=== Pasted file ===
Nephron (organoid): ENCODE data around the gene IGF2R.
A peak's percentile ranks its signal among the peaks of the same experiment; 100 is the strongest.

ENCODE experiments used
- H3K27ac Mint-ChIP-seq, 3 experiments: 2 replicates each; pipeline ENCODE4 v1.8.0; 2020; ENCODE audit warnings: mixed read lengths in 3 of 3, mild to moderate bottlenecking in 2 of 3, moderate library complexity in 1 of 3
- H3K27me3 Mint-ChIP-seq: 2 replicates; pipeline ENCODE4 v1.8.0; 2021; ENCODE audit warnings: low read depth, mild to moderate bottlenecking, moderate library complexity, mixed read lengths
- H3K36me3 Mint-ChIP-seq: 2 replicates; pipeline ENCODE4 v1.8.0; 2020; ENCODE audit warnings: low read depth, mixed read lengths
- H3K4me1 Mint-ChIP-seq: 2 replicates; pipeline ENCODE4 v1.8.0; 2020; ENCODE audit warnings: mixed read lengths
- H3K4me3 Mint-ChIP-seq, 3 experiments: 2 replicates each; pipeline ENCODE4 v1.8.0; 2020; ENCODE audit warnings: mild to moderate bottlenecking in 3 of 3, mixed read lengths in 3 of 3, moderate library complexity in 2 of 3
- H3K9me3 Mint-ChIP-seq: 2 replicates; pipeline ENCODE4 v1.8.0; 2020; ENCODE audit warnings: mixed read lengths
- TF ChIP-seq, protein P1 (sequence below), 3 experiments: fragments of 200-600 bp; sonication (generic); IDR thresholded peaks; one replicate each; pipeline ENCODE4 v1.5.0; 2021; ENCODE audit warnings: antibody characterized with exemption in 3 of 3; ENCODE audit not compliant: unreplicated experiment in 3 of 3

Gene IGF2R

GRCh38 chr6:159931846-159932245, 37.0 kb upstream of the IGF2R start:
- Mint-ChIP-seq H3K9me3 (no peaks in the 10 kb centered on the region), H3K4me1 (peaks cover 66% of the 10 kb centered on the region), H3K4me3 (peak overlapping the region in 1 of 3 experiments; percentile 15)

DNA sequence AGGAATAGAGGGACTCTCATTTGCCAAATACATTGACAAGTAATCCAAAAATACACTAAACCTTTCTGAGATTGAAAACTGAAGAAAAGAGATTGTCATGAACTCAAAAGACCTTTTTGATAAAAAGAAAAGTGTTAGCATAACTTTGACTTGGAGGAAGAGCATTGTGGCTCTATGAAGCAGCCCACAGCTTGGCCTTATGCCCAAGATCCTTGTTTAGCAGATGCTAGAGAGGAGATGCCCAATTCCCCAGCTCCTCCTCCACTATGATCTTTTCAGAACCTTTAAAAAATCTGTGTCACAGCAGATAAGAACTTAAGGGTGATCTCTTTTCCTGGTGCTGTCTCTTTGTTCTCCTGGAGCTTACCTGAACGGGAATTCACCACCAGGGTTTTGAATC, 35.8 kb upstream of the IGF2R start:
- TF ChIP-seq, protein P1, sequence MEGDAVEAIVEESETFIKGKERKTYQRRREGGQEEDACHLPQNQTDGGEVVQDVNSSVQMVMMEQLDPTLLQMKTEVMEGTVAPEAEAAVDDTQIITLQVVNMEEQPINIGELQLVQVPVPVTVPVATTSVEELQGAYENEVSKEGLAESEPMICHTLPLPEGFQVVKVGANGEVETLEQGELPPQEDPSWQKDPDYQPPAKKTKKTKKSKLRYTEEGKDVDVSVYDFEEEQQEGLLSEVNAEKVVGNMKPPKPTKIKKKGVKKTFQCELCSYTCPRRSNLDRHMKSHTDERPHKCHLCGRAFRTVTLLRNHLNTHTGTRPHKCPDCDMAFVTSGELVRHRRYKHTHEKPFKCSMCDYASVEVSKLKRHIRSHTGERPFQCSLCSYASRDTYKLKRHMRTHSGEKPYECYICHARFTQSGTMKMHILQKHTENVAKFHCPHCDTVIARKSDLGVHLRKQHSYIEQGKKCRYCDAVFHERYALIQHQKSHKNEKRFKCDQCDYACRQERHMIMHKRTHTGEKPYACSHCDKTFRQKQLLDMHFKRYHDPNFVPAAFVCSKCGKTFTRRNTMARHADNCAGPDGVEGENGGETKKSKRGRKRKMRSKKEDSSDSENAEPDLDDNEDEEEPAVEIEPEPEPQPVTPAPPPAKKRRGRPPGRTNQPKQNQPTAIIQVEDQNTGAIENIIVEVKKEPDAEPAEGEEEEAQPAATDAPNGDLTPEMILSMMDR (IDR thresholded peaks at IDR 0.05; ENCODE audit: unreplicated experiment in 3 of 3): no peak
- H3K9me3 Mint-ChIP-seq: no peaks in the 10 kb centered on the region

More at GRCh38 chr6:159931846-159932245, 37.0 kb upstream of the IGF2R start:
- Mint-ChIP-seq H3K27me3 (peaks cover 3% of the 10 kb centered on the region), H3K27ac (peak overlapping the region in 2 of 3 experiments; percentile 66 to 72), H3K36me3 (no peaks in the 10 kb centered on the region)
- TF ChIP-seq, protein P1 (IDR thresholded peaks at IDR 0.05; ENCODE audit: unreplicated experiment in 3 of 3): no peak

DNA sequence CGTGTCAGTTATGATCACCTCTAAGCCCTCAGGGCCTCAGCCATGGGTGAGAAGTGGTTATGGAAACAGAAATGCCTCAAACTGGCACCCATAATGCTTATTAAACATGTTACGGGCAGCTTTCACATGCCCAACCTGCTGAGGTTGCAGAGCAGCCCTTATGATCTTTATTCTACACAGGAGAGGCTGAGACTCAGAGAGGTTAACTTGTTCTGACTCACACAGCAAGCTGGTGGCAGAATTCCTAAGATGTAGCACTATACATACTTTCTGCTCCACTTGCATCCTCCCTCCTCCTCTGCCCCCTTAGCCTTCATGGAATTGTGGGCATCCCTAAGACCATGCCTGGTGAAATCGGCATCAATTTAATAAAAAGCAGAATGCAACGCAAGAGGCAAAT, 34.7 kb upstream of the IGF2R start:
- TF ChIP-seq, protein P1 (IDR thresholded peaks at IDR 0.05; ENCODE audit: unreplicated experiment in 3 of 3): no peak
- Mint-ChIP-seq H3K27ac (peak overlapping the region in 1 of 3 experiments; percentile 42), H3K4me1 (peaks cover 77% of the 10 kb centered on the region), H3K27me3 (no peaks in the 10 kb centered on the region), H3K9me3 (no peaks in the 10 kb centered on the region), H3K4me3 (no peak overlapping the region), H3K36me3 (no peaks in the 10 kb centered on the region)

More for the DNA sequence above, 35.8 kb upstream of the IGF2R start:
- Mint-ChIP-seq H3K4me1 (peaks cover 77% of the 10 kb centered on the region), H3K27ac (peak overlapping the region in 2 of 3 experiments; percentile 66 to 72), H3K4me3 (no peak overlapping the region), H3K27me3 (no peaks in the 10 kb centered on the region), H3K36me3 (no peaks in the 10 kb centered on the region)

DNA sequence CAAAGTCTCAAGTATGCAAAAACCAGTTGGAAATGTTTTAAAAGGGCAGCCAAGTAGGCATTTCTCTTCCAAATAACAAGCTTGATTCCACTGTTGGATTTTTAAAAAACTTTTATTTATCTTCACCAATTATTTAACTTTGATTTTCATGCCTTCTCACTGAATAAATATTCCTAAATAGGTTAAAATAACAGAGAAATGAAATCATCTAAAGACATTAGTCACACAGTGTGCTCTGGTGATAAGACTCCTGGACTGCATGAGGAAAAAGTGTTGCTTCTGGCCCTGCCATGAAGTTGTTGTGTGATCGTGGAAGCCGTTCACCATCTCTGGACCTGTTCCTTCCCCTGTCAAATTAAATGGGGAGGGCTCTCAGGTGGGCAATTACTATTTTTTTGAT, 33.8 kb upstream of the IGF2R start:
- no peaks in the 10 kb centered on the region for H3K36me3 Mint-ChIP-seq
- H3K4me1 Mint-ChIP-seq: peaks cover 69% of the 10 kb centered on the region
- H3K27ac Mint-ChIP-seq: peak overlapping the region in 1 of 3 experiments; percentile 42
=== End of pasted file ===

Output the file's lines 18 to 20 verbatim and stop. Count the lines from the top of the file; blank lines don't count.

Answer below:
- Mint-ChIP-seq H3K27me3 (peaks cover 3% of the 10 kb centered on the region), H3K27ac (peak overlapping the region in 2 of 3 experiments; percentile 66 to 72), H3K36me3 (no peaks in the 10 kb centered on the region)
- TF ChIP-seq, protein P1 (IDR thresholded peaks at IDR 0.05; ENCODE audit: unreplicated experiment in 3 of 3): no peak

DNA sequence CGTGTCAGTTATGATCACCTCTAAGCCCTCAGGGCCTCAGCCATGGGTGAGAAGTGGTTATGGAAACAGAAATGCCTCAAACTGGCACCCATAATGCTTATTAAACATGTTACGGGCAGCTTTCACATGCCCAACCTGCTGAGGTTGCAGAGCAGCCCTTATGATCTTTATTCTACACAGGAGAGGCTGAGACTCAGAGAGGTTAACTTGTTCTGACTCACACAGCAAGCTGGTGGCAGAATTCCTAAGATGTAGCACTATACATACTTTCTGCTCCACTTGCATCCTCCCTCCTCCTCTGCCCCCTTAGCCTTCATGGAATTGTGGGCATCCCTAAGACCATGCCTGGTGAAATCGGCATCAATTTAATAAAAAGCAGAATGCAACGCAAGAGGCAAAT, 34.7 kb upstream of the IGF2R start: